Operational Excellence and the Art of Balancing Value Disciplines

By Pierfrancesco Manenti | April 04, 2018 | 0 Comments

Supply ChainPower of the Profession

What does your company do better than anyone else? This is the key question discussed in the 1997 book called The Discipline of Market Leaders: Choose Your Customers, Narrow Your Focus, Dominate Your Market, by Michael Treacy and Fred Wiersema.

The central thesis is that companies can’t be all things to all people, and therefore must concentrate on one of three value disciplines:

  • Product leadership
  • Customer service leadership
  • Price leadership

In the book, operational excellence is defined as the approach to achieve price leadership by providing reasonable quality at a very low price. It is meant to drive costs out of core processes to deliver the price competitiveness that customers are looking for.

For many CSCOs of today, this book was the first exposure to operational excellence. Back then, supply chain was seen purely as a cost center or support function, designed to achieve hyper efficiency and reduction of total supply chain costs.

Operational Excellence is Finding the Balance

A lot has changed since the 90s. Today’s demanding customers are in the driver’s seat. They want a continuous flow of innovative products developed and launched with no delays. They want the greatest purchasing experience – one that makes it easier to deal with suppliers. They are picky, impatient and expect customized products at affordable prices, to be delivered quickly.180404 April 1 WebHyper efficiency as the sole driver of supply chain cannot respond adequately to the changes companies are facing today. Today’s marketplace is too complex, interconnected, and fast-paced for organizations to achieve excellence simply by cutting costs. Organizations have spent years squeezing costs out of their supply chains, and many are now at the point where further cost cuts will only lead to reduced flexibility and poor customer experience.

Achieving Operational Excellence Today

The traditional approach to operational excellence – just focused on price leadership – is a relic. Customer demand for excellence in all three value disciplines, and the model to narrow the focus to just one no longer applies today. In the SCM World report Innovation Success Rate, we introduced the notion of Design for Profitability as the modern approach to operational excellence that finds the best possible balance across all three value disciplines: highest quality products, best services, and lowest possible prices.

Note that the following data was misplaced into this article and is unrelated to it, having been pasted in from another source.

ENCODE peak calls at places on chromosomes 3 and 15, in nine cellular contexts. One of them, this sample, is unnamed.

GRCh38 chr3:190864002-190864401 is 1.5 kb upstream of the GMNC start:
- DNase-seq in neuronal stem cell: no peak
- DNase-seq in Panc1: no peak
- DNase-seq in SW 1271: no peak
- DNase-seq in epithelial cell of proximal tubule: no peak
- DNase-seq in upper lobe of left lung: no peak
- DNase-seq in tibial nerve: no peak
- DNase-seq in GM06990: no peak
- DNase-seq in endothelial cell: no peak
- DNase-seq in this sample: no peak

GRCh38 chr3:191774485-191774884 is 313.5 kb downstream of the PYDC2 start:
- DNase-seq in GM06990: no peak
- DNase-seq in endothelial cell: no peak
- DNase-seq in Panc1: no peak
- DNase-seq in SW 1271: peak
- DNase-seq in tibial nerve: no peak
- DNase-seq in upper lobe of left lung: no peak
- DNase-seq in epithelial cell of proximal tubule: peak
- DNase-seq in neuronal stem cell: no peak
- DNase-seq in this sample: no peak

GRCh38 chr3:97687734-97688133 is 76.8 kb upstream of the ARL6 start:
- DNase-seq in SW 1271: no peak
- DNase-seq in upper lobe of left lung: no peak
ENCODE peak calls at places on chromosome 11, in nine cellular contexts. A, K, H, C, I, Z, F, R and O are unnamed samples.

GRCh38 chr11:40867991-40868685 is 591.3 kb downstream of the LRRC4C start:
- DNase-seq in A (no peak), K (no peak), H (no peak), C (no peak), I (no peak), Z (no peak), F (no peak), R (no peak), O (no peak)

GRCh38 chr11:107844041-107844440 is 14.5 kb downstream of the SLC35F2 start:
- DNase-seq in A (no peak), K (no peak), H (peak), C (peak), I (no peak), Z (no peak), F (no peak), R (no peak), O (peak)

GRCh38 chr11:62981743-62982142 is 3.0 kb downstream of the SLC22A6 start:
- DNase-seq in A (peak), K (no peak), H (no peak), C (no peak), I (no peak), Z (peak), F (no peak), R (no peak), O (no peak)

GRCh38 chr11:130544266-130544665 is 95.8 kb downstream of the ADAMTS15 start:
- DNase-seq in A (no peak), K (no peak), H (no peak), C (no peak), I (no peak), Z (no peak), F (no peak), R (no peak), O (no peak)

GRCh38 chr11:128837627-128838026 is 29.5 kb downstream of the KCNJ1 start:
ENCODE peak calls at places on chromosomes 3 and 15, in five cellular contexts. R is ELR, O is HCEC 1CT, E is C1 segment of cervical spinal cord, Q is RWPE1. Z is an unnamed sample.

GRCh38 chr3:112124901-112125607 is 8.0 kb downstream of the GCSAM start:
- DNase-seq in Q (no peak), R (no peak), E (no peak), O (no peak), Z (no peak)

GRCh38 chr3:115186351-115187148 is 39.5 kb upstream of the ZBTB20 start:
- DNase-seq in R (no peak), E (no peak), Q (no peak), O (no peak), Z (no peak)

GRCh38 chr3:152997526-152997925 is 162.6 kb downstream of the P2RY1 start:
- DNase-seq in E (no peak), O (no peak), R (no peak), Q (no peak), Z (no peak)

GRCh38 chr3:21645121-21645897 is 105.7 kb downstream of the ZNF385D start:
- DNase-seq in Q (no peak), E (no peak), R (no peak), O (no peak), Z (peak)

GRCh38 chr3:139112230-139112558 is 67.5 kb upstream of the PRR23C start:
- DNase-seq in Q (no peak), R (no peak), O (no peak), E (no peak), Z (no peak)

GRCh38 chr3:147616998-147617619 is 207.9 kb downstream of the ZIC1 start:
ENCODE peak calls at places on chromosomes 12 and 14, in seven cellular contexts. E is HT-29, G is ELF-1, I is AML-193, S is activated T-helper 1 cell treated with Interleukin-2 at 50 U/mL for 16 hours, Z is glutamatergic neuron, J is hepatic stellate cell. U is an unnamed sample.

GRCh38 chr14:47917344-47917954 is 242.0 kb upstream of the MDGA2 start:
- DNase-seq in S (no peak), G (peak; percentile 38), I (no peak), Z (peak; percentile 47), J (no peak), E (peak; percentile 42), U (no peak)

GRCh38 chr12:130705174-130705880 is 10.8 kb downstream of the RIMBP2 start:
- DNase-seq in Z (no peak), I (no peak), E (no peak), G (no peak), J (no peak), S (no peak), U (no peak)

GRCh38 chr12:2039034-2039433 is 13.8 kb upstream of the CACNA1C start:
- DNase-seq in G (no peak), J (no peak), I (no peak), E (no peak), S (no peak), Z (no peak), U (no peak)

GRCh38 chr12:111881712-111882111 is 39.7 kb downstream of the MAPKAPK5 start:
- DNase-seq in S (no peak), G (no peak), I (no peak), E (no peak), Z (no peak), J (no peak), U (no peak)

Among the leading organizations approaching operational excellence holistically:

  • Mondelez was created as spin off of Kraft Foods’ global food and snack business. It was an opportunity to reinvent the supply chain into an end-to-end organization. The guiding principles is end-to-end platforming to create standardization and modularity, which supports both efficiency and flexibility. For example, creating a global production equipment standard is one of the key success factors, along with establishing a “global menu card,” which identifies standards for product formats, packaging, and raw materials. For its Oreo line, the company reduced capital costs by more than 30% and increased asset output up to three times.
  • General Mills has extended the learnings of its operational excellence best practice to its customers and suppliers through the General Mills End-to-End Solutions (GEOS), a supply chain capability and consulting organization designed to drive growth through joint operational excellence initiatives with trading partners in transportation, warehousing, inventory and store-level operations. The company attributed to GEOS over $50M annual benefits (combination of savings and revenue growth), while one customer measures inventory reduction benefits in the hundreds of millions.
  • BASF and 3M joined forces to create operational excellence along their interweaved supply chain. The traditional siloed approach to planning and execution processes between BASF and 3M supply chains led to frequent areas of friction. BASF and 3M integrated and standardized supply chains by using a common, cloud-based digital environment which connects the information flow with the physical product flow to ultimately satisfy customer demand and bring mutual benefits.

Leading CSCOs are developing operational excellence along all three value disciplines. They work in cross-functional teams to create company standards and platforms for products and production equipment. They work with trading partners to expand operational excellence across the end to end supply chain. And they implement digital supply chain strategies to make sure cross-functional and trading partner collaboration is founded on a solid base of common data and standard processes.

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